When was the last time you learn math? Unless
you’re an engineer or scientist, I would bet it was the awful class in high
school. Imagine if your parents could have opted you out of that. What if they
could have just signed a sheet of paper and exempted you from math? Well, as difficult
and horrible as math is, it’s still important. Maybe you don’t use it every
day, but sometimes it is useful, so is sex education. Even if you don’t plan to
be sexually active, that doesn’t mean that you shouldn’t learn about sex or
other topics about sex, such as anatomy, contraceptives, etc. Sex education is
just as important as math, or even more important because you will need it more
in life than math. Comprehensive and medically accurate sex education should be
compulsory, especially for the younger generation.
Sex is a natural part of life, and it happens
with or without sex education. A 2015 study found that about 40% of Chinese undergraduates
have had the first intercourse in sixteen to eighteen. The finding also
indicated that over the past three decades, more young Chinese are doing it,
with more partners, at a younger age. What’s striking was that nearly 40% of
undergraduates accept booty call. However, many of them lack sex education and
seldom use condoms, which means they are not protecting themselves. As a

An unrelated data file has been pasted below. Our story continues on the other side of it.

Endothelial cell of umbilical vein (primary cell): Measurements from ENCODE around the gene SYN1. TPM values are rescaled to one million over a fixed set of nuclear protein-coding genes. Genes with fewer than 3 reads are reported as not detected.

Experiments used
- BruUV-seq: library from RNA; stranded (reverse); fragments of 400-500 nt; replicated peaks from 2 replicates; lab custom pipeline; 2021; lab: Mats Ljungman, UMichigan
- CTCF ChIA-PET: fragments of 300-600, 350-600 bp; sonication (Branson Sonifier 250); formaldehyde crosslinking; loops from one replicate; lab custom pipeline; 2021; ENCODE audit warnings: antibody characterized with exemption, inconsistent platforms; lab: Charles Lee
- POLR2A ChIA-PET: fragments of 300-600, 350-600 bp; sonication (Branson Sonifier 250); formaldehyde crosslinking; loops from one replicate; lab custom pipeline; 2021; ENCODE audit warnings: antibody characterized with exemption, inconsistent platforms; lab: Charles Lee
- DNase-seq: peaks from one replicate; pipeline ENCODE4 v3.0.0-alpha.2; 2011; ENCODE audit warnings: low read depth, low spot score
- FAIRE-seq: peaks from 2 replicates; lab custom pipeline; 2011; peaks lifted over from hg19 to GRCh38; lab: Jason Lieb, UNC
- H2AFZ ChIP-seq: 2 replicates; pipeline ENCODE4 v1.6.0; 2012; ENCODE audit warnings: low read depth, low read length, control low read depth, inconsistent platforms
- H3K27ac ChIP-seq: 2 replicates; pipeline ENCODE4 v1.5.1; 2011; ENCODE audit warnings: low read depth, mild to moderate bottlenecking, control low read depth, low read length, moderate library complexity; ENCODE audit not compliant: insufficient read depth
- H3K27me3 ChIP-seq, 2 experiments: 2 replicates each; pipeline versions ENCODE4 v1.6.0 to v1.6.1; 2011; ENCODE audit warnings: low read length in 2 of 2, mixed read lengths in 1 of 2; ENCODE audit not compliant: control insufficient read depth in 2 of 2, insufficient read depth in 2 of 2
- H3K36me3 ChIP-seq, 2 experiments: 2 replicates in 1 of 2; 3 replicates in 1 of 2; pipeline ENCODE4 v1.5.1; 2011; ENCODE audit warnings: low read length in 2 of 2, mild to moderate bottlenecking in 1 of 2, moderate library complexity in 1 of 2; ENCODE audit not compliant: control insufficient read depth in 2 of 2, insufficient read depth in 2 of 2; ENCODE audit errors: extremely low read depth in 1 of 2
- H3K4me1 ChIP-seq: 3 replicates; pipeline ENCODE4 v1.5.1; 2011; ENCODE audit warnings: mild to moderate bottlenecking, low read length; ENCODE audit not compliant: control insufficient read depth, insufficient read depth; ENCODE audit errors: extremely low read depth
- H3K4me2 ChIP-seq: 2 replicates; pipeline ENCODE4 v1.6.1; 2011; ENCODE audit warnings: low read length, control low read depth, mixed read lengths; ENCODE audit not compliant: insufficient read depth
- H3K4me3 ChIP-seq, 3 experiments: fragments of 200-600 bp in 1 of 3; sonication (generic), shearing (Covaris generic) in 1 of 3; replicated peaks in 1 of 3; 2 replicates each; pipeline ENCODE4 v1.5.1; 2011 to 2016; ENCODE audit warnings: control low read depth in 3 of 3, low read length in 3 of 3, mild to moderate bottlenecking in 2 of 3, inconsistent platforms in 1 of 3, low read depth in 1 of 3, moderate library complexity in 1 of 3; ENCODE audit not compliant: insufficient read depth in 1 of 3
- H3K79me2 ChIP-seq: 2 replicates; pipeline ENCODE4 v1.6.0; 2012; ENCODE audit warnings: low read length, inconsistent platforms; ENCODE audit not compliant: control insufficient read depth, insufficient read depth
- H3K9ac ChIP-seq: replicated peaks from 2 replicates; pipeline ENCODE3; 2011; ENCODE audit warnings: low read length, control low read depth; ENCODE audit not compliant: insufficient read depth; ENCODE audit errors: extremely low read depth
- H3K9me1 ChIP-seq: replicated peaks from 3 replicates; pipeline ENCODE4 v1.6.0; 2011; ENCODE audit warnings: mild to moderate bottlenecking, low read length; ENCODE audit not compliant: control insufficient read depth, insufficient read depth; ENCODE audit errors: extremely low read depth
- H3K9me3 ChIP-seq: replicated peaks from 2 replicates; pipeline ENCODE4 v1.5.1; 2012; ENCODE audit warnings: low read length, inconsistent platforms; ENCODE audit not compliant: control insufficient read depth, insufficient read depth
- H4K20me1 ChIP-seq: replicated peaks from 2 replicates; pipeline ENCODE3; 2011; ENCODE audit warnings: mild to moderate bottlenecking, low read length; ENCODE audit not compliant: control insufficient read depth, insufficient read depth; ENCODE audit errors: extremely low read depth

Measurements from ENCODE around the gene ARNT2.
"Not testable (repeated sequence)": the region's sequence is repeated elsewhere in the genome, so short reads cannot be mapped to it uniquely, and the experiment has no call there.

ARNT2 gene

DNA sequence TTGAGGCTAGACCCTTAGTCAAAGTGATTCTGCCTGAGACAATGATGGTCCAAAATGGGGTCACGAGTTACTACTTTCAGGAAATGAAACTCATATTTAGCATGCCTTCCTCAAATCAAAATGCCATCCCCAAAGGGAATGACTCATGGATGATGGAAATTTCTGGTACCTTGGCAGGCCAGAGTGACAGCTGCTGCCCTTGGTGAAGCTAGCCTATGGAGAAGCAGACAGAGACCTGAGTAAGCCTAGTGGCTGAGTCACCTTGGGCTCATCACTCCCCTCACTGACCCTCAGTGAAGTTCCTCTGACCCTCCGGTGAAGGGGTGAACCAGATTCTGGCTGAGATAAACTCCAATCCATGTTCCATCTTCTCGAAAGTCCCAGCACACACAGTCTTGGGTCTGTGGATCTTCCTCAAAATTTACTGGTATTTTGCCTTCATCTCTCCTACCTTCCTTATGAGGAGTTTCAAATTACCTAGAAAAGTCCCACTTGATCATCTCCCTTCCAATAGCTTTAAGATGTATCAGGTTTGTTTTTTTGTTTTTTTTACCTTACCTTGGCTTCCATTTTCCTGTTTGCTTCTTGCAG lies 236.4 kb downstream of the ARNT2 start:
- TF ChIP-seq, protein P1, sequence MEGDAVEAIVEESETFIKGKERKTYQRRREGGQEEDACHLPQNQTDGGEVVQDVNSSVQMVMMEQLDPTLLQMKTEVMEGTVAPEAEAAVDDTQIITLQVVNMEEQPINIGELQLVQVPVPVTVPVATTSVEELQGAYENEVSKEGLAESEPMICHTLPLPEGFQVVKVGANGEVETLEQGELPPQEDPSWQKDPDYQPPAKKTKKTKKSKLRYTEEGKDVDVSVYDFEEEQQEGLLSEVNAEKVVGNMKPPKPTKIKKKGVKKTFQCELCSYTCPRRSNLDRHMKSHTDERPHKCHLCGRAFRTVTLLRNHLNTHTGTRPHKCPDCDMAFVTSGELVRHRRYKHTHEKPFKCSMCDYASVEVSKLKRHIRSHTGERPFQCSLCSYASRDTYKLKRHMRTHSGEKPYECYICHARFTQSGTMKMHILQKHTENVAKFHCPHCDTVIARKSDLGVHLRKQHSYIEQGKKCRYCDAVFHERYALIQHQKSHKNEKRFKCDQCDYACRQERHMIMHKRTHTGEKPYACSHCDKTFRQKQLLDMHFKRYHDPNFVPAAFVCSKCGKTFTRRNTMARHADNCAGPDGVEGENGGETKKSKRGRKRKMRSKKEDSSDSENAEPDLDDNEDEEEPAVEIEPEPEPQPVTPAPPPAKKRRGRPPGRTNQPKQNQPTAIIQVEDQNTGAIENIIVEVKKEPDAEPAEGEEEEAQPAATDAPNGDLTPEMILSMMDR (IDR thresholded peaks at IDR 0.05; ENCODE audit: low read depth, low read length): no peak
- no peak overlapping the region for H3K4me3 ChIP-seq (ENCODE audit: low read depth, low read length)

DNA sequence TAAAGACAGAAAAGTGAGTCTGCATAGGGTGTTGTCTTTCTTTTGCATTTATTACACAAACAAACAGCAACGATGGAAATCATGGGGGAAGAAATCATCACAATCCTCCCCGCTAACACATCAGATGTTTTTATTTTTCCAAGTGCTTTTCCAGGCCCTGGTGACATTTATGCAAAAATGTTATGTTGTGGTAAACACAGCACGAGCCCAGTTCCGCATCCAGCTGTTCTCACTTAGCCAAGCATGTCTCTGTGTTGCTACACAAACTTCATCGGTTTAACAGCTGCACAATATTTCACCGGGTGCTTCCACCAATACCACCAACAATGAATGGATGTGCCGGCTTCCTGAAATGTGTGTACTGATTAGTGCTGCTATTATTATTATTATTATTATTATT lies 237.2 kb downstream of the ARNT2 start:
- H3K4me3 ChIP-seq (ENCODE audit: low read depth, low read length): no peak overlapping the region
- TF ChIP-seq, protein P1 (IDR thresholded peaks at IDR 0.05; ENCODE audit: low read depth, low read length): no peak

result, abortion rates and sexually transmitted diseases are on the rise.
In China, most parents seldom talk with their
children about sex, no wonder some teenagers even think that they emerged from
a rock. For most Chinese parents, sex education seems to be a distraction from
studies, so they can take their children out for no reason at all. Meanwhile, I
am all for religious freedom, but religious abstinence can hardly be the reason
for students not receiving sex education. It’s important that teenagers get all
the information they can, and then make a decision about their own values. Don’t
let religion or family values be a reason to let students be taken out of
sexual health education. Don’t let morals obstruct children’s learning.
Let’s recall math class once more. Everything
you learned was factual information. But what if that wasn’t the case? What if
your teacher wasn’t obligated to teach accurate information? Unfortunately,
this is the case for sex education in our country. Most of what is taught are
substandard, and many teenagers fail to find a concrete solution by learning anatomy
only in schools.
Sex education is important. It’s been proven
time and time again. As a matter of fact, students who receive sex education in
schools are shown to first have intercourse later than students who have not
had sex education. Sex education does not encourage teenagers to have sex, on
the contrary, it encourages students to think twice before they do.
All in all, sex education should be compulsory
and be incorporated into schooling. Besides, sex education should be
comprehensive, medically accurate, and taught throughout student’s school
years, just like math. Not only is having access to sex education a human right,
but also our fundamental duty as a society to educate the next generation.